…right through PTA meetings the principal often called out to the working mothers by name and made pointed references to the fact that they worked and insisted that they probably neglected their children.
Event schedules are often so thoughtlessly planned as to take no account of the constraints of dual-working families. Mothers find it tough to squeeze time out for parent-teacher conferences, music and dance performances, athletic events, award ceremonies, field trips and even volunteering for tuck day and such. Organizing fancy dress costumes which require hunting down fabric and getting it stitched, a time intensive process is something other schools insist on, with a ban on ready to hire costumes which a working mother would consider time-saving.
According to June Dutt, Educationist Consultant with Sri Sri Academy (Curriculum Advisor and Teacher’s Training), “From what I have seen 20 years ago, to policies today, I think schools are changing their approach towards working moms, whether still married or single. Earlier, schools were a bit wary of admitting children of single working moms because of issues like financial instability if the mother was not earning adequately or the fear that the father might come to the schools and create unpleasant scenes.” Today, she feels, schools do not look askance at admitting children of working moms, but are proactive to work with the parents to ensure the child is cared for.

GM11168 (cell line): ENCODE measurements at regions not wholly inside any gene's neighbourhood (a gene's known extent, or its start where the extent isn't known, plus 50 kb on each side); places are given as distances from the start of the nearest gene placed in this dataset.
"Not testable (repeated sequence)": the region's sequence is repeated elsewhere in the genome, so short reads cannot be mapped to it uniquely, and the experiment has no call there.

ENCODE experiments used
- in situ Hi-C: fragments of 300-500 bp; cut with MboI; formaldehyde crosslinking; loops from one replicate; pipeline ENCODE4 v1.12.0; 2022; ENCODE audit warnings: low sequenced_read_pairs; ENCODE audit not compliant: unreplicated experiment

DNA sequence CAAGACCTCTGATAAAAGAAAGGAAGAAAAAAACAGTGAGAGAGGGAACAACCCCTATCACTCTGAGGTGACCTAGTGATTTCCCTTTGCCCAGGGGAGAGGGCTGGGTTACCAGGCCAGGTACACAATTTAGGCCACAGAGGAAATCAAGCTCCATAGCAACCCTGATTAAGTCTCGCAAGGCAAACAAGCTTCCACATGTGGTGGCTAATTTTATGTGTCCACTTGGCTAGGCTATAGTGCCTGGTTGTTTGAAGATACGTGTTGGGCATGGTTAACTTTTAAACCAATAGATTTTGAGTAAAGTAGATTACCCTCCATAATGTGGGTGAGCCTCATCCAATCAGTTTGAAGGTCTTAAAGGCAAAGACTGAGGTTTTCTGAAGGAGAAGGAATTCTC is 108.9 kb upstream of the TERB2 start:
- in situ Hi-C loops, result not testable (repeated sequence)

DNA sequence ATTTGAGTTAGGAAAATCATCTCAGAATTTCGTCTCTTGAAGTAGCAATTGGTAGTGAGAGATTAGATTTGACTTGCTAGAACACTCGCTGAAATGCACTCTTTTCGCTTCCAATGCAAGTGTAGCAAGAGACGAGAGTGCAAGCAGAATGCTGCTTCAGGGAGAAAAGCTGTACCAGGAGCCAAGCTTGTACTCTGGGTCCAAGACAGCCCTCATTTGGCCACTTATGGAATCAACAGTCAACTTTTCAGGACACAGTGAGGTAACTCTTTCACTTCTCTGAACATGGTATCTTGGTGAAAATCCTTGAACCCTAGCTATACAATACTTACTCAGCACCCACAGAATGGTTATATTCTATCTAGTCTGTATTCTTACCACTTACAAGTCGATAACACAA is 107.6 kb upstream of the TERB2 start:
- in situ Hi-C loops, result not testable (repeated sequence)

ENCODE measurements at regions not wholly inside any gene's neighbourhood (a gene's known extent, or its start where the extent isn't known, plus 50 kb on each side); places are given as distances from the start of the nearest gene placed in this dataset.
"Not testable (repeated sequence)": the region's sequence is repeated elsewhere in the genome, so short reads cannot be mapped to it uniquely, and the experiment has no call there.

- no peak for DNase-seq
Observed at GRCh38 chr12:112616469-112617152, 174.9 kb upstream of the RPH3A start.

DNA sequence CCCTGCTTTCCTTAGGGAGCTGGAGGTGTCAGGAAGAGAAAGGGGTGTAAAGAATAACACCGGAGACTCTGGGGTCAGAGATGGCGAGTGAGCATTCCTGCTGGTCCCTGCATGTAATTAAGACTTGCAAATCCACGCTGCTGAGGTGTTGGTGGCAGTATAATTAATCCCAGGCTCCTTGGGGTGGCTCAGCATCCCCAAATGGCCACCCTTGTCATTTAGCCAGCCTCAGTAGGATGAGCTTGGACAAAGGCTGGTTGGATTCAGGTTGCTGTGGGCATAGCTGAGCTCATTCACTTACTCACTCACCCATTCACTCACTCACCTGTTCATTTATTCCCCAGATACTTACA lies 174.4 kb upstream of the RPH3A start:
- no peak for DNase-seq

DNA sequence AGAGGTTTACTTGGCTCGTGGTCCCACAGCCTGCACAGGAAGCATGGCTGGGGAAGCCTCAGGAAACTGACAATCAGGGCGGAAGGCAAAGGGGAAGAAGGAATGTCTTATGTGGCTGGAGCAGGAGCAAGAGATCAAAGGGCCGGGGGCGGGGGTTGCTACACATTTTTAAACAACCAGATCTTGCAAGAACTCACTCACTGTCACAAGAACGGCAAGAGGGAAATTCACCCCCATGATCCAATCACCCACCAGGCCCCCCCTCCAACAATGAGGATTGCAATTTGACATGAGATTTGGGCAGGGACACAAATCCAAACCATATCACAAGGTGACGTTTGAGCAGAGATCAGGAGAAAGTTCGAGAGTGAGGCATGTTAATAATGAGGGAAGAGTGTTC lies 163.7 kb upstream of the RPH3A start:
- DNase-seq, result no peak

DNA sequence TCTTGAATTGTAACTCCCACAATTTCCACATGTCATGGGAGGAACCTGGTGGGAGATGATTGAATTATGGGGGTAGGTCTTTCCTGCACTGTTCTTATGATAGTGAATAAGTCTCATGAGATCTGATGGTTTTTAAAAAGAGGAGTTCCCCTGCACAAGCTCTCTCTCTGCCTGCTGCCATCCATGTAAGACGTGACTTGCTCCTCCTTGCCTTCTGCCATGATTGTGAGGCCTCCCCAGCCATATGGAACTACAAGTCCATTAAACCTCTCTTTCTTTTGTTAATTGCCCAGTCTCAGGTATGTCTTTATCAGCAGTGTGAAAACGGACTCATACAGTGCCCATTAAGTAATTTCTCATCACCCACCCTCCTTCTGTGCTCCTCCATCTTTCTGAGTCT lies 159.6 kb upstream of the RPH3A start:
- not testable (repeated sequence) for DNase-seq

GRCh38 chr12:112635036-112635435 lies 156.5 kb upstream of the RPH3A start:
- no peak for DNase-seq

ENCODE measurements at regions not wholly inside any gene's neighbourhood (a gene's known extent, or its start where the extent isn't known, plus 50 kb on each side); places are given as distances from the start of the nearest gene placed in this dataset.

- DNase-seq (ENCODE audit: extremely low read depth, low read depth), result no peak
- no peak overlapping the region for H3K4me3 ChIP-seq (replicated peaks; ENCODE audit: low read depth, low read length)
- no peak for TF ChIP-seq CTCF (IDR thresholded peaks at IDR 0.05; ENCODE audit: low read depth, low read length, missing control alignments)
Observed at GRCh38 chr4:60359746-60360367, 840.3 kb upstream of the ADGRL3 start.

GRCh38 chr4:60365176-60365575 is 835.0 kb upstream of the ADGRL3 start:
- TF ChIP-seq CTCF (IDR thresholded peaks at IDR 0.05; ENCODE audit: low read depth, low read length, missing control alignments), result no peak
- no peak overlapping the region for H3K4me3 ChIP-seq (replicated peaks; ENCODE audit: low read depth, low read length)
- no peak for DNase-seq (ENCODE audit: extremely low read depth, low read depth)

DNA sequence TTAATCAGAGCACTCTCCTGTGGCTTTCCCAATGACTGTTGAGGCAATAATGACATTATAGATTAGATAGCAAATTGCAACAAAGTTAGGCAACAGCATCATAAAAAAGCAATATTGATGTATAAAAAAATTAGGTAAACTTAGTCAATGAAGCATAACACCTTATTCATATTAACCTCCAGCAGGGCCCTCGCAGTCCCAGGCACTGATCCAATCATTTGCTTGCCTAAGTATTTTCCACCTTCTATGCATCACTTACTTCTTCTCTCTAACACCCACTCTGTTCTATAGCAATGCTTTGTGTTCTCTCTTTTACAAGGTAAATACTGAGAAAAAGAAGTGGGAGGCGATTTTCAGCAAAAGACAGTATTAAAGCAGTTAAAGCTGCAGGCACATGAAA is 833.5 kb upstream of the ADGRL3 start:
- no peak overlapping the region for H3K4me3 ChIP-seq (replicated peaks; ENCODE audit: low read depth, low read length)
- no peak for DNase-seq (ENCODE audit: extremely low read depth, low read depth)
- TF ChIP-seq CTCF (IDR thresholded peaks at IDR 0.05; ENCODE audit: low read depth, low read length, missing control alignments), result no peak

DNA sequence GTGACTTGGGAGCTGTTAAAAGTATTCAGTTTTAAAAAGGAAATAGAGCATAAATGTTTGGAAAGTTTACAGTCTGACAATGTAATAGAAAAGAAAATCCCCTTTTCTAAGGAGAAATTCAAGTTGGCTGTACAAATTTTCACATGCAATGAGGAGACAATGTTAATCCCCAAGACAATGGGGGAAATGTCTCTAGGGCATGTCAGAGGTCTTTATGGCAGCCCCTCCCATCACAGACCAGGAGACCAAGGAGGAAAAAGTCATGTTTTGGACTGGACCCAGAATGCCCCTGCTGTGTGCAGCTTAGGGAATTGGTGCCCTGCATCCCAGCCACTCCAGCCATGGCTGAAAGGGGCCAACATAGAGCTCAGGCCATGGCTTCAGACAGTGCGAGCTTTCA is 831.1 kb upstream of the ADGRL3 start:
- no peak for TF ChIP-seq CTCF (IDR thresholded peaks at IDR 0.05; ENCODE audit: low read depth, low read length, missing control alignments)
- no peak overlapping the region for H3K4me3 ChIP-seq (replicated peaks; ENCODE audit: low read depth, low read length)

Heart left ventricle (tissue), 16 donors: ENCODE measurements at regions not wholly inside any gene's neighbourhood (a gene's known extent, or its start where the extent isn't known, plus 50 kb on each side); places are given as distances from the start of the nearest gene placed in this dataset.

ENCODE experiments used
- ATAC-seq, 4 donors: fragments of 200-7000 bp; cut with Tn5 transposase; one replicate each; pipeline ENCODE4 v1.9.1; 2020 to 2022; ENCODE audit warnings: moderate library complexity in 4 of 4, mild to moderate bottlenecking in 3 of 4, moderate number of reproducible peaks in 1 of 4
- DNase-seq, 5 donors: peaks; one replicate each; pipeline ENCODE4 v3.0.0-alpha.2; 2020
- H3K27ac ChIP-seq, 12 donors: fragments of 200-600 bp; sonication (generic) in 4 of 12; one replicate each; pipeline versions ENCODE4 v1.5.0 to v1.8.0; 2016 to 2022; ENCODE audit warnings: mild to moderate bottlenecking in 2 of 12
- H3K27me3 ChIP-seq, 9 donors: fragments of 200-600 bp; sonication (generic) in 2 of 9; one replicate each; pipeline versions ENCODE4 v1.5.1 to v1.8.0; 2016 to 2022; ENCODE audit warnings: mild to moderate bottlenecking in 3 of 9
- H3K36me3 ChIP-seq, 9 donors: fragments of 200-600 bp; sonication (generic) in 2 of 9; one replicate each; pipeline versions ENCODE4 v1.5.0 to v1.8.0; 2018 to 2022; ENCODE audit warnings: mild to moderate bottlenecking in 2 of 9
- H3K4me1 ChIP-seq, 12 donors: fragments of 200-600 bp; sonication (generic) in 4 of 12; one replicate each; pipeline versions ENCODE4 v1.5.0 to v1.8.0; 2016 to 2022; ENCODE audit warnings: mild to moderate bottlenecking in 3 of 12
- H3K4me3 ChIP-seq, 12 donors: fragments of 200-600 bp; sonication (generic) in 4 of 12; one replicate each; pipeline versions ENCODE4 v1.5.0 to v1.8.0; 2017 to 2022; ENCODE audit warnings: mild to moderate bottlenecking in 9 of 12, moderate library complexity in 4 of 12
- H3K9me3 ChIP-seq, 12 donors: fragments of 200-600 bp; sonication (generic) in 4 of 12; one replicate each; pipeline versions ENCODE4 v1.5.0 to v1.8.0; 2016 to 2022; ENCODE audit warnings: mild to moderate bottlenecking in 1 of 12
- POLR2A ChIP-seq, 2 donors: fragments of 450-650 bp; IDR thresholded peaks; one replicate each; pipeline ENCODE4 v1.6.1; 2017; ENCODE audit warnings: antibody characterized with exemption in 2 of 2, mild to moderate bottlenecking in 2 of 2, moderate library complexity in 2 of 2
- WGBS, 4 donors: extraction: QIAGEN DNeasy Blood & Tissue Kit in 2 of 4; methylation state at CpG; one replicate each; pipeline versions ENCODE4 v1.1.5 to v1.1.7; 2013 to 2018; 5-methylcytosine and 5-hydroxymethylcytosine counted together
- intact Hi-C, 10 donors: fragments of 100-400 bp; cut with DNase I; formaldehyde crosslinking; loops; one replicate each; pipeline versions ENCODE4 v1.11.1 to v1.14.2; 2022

Her primary issue, as she sees it, is that parents should endeavour to keep the children in the care of a responsible adult from the family, like a grandparent, with a maid to help. “I’ve been a working mother all my life,” she says candidly, “but I did have the advantage of being able to leave my children behind with their grandparents. Plus I was a teacher, so my hours were easier. Working women today have the disadvantage of having to live in nuclear families, and there is a lack of professionally managed day care systems in India where children can go to after schools. So, many children are either alone at home or under the supervision of a maid.”
Indeed, among the questions asked of the parents during the interview which goes under the moniker ‘interaction’ these days is “Who looks after the child if the mother is working?” June corroborates this. “With working mothers, my experience has been that schools do tend to ask who the primary caretaker of the child is, in the parents’ absence.”
Simultaneously, there are principals who understand that given women’s career aspirations and the cost of living these days, double income families are inevitable. Says the Principal of a long established Mumbai suburban school, “I find that children with working mothers become independent and self-sufficient earlier than other kids in their peer group. We do insist though that working moms make an effort to participate in school activities that their child is part of, but we try to ensure that the timings are convenient.”
She adds, with a little laugh, “After all, I have also been a working mother all my career.”
* Names changed on request to protect identities.